Introduction: Mini Cajon With Tunable Snare!

Bored at home during the coronavirus outbreak, I decided to make a small cajon with what I had lying around to play along with my ukulele. Most of the tools and material can be bought at any hardware or music store and of course, online. Making a musical instrument is a craft learned over time, this first cajon I made doesn't sound amazing but I had fun and learned a lot making it.

I upcycled a wooden (bamboo) box I had been using for other things as a base. It was already well built and had holes for the sound to come out of. You can use any size wooden box and cut/drill holes as you please.

Materials (other than the box):

-Plywood (for the cover)

-Tuners (I had 90 degree tuners from a ukulele build left over)

-String (I used a guitar's spare E string but any metallic string will do, each will have different sound)

-Nails (small, to attach the cover)



-Drill and different size drill bits




-Caliper (useful, a ruler can do fine as well)

-Clamps (very useful!)

-Small screwdriver for the tuners

-Exacto knife

-Multiple grades of sading paper

Step 1: Prepare the Tuners

Assuming you have a finished wooden box after all the sanding, fixing and finishing you want, we can go directly to preparing the tuners. If not, Instructables has dozens of guides on how to make whatever box you choose.

After an online search and some consideration I decided to make the snares diagonally from the corners to the center across. There are two things I kept in mind while designing the parts that will hold the tuners: I wanted to keep the tuners hidden but accessible, and the string had to be press right up against the cover.

The first part, of which I made two copies, is the one holding the tuners. They are made of leftover pine wood, their size should be big enough for the tuner to fit on with some extra room for the peg. After deciding which way the tuner fits I measured and drilled a 6.5 mm hole for the peg all the way through. From the back side (the opposite side of where the tuner is attached) I expanded the hole to 8.5 mm, deep enough to create some room around the end of the peg. This wiggle room will allow the string to coil around the peg freely and not get cut off. Finally I drilled a 3.5 mm hole from the top to intersect the peg exactly at the hole on it's end. Insert the tuners and check that you can see the hole on the peg through the feeding hole you just drilled, turn the knob and see the peg spinning. If it looks good mark the holes for securing the tuners, drill small 2 mm holes so you don't crack the wood, and screw the tuners tight.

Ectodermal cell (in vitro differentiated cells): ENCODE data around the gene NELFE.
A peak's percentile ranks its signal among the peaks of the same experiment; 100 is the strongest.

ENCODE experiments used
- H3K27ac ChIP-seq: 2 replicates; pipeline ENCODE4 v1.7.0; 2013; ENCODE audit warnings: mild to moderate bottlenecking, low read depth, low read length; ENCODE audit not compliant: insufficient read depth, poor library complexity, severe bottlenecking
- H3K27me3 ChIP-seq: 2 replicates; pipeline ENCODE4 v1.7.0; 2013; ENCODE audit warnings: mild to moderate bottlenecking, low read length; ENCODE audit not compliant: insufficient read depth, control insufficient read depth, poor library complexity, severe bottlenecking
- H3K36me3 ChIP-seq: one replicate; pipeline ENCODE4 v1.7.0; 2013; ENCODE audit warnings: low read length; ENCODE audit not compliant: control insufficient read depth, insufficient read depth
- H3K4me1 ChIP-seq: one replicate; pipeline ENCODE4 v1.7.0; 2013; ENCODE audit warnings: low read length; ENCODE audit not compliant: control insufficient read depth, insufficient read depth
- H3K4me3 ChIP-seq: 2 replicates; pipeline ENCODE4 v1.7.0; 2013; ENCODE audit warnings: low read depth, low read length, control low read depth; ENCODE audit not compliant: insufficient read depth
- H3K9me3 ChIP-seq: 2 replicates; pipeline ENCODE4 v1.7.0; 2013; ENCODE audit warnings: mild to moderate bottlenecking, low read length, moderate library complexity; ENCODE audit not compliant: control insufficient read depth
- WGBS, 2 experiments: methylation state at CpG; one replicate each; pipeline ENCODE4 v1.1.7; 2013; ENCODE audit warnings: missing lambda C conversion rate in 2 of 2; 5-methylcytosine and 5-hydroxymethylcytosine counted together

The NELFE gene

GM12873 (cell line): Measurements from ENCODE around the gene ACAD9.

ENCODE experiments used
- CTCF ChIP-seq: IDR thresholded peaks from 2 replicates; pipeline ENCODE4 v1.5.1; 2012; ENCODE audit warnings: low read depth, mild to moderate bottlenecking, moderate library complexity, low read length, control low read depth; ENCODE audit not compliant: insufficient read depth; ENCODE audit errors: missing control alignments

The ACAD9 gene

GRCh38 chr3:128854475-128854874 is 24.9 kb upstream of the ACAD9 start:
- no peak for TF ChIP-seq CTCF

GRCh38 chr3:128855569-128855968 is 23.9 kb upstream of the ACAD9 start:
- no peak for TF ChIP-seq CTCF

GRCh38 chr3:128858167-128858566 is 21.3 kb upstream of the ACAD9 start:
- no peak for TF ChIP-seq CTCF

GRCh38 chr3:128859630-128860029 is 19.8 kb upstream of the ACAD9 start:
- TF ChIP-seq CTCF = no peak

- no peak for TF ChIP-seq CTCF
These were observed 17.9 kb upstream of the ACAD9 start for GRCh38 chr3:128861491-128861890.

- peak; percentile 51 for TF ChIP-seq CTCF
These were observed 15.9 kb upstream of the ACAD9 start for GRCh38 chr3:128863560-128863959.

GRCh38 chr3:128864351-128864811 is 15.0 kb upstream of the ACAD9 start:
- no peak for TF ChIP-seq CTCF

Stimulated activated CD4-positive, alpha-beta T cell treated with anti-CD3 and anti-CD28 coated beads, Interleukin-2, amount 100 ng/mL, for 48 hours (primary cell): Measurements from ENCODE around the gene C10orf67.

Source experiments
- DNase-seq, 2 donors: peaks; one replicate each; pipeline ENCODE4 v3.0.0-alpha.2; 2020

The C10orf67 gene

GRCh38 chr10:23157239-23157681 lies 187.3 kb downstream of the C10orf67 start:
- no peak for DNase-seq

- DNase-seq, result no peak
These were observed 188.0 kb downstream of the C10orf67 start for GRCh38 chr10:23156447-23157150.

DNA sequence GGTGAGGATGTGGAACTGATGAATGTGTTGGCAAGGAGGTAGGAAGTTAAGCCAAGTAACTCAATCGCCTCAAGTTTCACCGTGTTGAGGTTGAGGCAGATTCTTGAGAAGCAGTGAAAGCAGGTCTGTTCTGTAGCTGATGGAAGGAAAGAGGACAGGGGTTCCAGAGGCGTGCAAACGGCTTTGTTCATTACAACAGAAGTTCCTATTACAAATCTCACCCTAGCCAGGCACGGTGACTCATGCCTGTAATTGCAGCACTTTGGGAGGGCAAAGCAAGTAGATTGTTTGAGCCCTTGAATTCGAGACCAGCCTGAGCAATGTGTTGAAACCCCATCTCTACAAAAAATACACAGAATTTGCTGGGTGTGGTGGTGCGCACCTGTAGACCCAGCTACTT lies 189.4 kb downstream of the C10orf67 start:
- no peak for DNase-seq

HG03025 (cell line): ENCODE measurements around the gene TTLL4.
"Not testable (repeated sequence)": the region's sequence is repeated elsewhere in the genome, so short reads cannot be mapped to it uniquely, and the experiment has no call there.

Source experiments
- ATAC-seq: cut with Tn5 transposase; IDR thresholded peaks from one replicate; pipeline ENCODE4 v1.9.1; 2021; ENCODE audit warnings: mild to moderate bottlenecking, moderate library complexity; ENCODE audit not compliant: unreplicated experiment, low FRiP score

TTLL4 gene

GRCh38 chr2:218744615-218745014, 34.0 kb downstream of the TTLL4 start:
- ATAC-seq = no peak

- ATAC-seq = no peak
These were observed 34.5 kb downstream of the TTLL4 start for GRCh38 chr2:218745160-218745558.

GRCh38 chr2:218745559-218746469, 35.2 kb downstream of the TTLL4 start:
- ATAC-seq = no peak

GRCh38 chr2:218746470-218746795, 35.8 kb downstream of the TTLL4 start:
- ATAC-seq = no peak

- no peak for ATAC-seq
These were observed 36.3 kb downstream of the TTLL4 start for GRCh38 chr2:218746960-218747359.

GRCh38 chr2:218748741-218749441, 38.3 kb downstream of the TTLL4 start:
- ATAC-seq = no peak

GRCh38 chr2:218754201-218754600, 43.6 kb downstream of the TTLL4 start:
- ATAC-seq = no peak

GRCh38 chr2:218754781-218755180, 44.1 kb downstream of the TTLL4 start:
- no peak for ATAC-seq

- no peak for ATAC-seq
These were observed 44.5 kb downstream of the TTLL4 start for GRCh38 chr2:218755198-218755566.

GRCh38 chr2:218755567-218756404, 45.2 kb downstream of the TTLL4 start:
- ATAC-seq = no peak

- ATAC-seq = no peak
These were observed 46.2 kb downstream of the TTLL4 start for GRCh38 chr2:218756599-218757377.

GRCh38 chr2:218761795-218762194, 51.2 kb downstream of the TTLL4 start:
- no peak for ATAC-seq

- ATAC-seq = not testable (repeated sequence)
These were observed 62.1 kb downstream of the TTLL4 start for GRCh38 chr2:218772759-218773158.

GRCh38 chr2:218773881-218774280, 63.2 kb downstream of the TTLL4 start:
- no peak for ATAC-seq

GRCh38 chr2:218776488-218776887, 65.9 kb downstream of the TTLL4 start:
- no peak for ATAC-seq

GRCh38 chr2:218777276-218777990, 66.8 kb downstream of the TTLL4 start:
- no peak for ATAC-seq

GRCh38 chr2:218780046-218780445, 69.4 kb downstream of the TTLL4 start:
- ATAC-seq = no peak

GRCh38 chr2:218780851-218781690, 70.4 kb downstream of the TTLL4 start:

The second part is much easier. on this end you just have to drill two 2 mm holes in wood all the way through, just make sure not to drill them too close to the edge.

Step 2: Attach the Tuners

After sanding the parts roughly (since they're internal) they are ready to install. Secure the pieces in place with clamps making sure they are about 1 mm below the box's edge. Drill prep holes from the out side where your screws will go and secure the pieces in place. Make sure you aren't going to hit the tuners when you drill or insert the screws.

I decided one screw per part will do since the top will keep it from turning anyway. Make sure the screws are in deep enough so the box's surface remains smooth but be cautious not to crack the box.

Finally mark a small line with a ruler from the feeding holes in the direction of their holes on the opposite side, accordingly. Using an exacto knife and some sanding paper, give the string a smoother path around the corner when you wind it. Make sure the string will still touch the cover.

Step 3: Add Strings

Start by threading the end of the sting through the hole on the singular part and make a simple knot at the end. Tug it a little and hold it out to the corner. Cut enough string to reach the peg but not much more, you don't want too much excess string around the peg. Feed the other end through the feeding hole and turn the tuner, not too much, just enough so it's not loose.

I recommend sticking to a "Righty-Tighty" system, as in turn clockwise to tighten the string and vise versa. This will help you avoid confusion later.

Place the plywood on top to make sure the strings are right up against it.

Step 4: Close It Up

Cut your plywood to size. If you do not have a table saw, leave some extra space around as plywood chips easily, you can later sand that extra bit to get a perfect edge. When the cover is exactly the right size clamp it in place and observe. This step is the final nail in coffin ;) once the nails are in, it will be very hard to remove the cover. Take your time...

measure locations for your nails as you see fit, making sure to avoid the screws. I avoided the corners too as they were a weak point in my box. Instead I made sure there are nail about 3-4 cm on both sides of the corners.

Drill 1 mm holes in your marks as deep as the nails you are using, otherwise you are likely to crack your box or bend the nail part way through. Make sure you are drilling as perpendicular a possible, you can see in the picture where my hole burst through the outside forcing me to drill a new hole near it.

Slowly hammer the nails all the way down, so the surface of the cover is completely smooth when you run your hands along it. Now you can start tuning the string to your liking, tight enough to avoid a harsh buzz but not too much so that you can't hear the metallic sound at all. Now go ahead and jam on, explore your new cajon and the different sounds and beats you can make with it.

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